From The Hedgehog Review:
When I was a teenager, I used to believe—fanatically—that the greatest thing you could do with your life was live it as art. I’d read a lot of Oscar Wilde, and I was easily moved by novels and easily seduced by beauty. A life that was not ordinary or domestic, but poetic, felt like the only enchanted way to be. I wanted a life that was a novel, with a clear narrative line—a bildungsroman, probably, not exactly tragic (I had my limits), but at least indulgently melodramatic. I wanted a life with rising actions and satisfying denouements, with outcomes thematically, if not always morally, justified. I could not divorce my inchoate belief in a God of some kind and my belief in life as art. (Hadn’t Oscar Wilde become a Catholic on his deathbed?) Both seemed, then, to spring from the same source. There was ordinary, unexamined life, in which nothing meant everything, and then there was the charged life of the novel: the life in which everything mattered, everything was a kind of poetry.
The irony was that, by my early twenties, my favorite novel—and by far the most formative in my ultimate conversion to Christianity—was wonderfully, vexingly, narratively unsatisfying when it counted. And my favorite scene in that favorite novel was the most unsatisfying of all.
That scene comes in “Pro and Contra,” Book V of Fyodor Dostoevsky’s The Brothers Karamazov, in a chapter called “The Grand Inquisitor”: a story within a story—often published, rather reductively, as a standalone book—told by the neurotic, intellectually inclined second Karamazov brother, Ivan, to his saintly younger sibling, Alyosha. Ivan has spent most of the chapter trying to explain to Alyosha why he does not, cannot, believe in God.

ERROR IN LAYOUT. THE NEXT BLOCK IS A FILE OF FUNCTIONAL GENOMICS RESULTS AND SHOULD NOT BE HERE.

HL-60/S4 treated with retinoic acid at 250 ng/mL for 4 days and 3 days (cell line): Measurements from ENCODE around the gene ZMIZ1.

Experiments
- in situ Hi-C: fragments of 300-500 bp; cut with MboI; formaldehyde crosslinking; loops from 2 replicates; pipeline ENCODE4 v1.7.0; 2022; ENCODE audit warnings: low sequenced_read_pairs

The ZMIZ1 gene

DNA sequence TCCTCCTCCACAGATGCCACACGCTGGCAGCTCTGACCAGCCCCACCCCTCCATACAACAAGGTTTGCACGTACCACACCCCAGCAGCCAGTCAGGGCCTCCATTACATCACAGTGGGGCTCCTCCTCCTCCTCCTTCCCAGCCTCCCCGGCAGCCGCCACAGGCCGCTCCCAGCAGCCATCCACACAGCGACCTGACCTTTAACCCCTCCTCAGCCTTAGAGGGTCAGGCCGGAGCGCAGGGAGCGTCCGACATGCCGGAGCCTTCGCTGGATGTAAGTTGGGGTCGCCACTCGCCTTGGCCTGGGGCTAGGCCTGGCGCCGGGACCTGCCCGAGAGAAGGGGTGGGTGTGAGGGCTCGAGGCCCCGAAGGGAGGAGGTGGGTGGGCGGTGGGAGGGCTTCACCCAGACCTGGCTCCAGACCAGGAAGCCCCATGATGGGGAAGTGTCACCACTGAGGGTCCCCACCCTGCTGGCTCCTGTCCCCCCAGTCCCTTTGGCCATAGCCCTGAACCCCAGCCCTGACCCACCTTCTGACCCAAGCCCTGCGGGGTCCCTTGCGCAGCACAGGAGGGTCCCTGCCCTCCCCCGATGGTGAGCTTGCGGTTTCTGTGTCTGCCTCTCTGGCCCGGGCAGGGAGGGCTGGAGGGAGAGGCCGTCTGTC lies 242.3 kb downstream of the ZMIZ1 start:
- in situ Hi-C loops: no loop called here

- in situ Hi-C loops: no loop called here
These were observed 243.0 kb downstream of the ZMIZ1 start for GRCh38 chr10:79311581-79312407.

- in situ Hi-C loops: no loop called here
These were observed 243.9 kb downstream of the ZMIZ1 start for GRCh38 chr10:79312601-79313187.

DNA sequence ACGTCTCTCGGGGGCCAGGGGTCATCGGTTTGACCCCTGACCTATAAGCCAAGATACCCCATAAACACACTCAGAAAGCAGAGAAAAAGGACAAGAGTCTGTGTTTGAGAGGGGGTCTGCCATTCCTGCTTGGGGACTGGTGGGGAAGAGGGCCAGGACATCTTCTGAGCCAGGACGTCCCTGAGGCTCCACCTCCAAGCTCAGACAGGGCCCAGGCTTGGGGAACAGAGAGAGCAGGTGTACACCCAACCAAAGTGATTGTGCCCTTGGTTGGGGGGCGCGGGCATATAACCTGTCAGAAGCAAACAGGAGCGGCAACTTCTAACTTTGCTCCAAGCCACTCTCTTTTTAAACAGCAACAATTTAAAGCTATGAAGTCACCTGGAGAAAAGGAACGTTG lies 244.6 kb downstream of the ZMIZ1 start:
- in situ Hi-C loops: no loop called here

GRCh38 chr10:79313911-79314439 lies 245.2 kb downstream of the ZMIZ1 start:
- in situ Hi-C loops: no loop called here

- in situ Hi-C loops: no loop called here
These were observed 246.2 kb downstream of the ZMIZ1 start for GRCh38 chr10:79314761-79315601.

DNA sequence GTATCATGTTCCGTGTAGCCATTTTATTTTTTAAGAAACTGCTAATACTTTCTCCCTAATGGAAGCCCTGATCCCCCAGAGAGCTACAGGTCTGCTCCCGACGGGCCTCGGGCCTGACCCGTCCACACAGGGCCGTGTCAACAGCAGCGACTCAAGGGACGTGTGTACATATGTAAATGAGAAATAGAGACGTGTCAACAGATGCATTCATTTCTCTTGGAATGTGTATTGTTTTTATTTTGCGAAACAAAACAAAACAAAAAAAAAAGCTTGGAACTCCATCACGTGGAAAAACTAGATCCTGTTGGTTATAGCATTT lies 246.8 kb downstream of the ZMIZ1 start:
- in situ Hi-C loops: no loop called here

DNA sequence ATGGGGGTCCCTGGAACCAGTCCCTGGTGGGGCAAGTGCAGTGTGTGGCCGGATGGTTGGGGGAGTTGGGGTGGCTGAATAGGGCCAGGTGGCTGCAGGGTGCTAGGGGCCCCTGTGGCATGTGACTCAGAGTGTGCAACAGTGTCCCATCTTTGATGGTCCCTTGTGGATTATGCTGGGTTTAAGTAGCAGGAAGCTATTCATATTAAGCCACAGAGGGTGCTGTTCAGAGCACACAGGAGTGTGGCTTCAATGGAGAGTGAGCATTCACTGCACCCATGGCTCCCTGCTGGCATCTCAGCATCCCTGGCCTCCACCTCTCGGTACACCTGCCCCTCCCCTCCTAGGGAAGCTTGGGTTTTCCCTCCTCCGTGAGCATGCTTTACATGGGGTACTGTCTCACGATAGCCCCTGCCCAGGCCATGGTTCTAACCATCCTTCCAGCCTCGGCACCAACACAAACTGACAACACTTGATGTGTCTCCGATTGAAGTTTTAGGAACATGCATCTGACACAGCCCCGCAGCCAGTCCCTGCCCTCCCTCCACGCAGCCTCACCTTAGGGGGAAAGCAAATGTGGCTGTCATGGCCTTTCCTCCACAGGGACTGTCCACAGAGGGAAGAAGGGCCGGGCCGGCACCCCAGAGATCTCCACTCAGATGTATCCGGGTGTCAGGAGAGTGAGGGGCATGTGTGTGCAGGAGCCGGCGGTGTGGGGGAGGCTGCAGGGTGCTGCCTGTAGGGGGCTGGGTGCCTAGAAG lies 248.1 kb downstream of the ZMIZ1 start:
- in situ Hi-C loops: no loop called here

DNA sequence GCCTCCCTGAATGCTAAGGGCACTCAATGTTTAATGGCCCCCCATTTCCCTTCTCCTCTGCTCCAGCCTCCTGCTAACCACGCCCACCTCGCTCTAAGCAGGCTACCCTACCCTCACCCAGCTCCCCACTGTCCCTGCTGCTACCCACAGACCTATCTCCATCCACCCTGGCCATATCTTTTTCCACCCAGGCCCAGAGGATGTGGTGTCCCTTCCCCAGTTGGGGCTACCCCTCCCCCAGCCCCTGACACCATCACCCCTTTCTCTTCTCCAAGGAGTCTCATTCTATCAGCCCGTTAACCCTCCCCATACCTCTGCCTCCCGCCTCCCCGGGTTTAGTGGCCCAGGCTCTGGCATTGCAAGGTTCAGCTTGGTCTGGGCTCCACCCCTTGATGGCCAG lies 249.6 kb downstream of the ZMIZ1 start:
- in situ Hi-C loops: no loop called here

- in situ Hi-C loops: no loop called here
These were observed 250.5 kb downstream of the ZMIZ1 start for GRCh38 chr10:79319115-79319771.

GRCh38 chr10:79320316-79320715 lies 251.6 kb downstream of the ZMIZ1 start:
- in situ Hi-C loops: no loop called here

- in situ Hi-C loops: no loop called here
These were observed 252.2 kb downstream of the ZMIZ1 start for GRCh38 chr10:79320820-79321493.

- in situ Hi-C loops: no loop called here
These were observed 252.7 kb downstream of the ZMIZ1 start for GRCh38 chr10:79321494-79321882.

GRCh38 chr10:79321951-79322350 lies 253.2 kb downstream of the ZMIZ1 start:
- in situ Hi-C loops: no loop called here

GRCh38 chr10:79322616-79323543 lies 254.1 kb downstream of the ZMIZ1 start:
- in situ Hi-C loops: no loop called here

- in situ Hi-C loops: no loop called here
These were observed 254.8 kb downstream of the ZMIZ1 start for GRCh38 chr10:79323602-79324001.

Ivan’s doubts are twofold. There is the problem that belief in God seems impossible and irrational according to the structures of earthly reality. “If God exists and if He really did create the world,” Ivan ruminates, “He created it according to the geometry of Euclid and the human mind.… Yet [some]…even dare to dream that two parallel lines, which according to Euclid can never meet on earth, may meet somewhere in infinity. I have come to the conclusion that, since I can’t understand even that, I can’t expect to understand about God.” Then, too, there is the problem of human evil. How, Ivan asks Alyosha, can a good God allow the horrors of the world—murder, rape, the abuse of children? Even if Ivan could conceive of the existence of a divine creator, he could not bring himself to morally accept Him. He would have to, in his own words, “return the ticket.”
. . . .
There is a tragic grandeur to so many of these characters’ stories: a grandeur intensified by the sense that Dostoevsky’s characters tend to live life as stories, overwhelmed by the weight of their self-referential self-understanding. Yet the moments of greatest grace in the novel are the moments when these stories collapse in on themselves, when the unexpected and the miraculous deprive us of the pleasure of narrative consummation. The act of love—a kiss in place of a riposte—stops tragedy in its tracks.
Link to the rest at The Hedgehog Review